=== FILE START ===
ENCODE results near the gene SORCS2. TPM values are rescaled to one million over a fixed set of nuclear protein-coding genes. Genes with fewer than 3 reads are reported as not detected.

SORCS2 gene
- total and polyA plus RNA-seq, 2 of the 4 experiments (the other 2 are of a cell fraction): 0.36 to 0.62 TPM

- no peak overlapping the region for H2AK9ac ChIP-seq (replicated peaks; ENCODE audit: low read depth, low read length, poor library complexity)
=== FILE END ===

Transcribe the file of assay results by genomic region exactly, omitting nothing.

ENCODE results near the gene SORCS2. TPM values are rescaled to one million over a fixed set of nuclear protein-coding genes. Genes with fewer than 3 reads are reported as not detected.

SORCS2 gene
- total and polyA plus RNA-seq, 2 of the 4 experiments (the other 2 are of a cell fraction): 0.36 to 0.62 TPM

- no peak overlapping the region for H2AK9ac ChIP-seq (replicated peaks; ENCODE audit: low read depth, low read length, poor library complexity)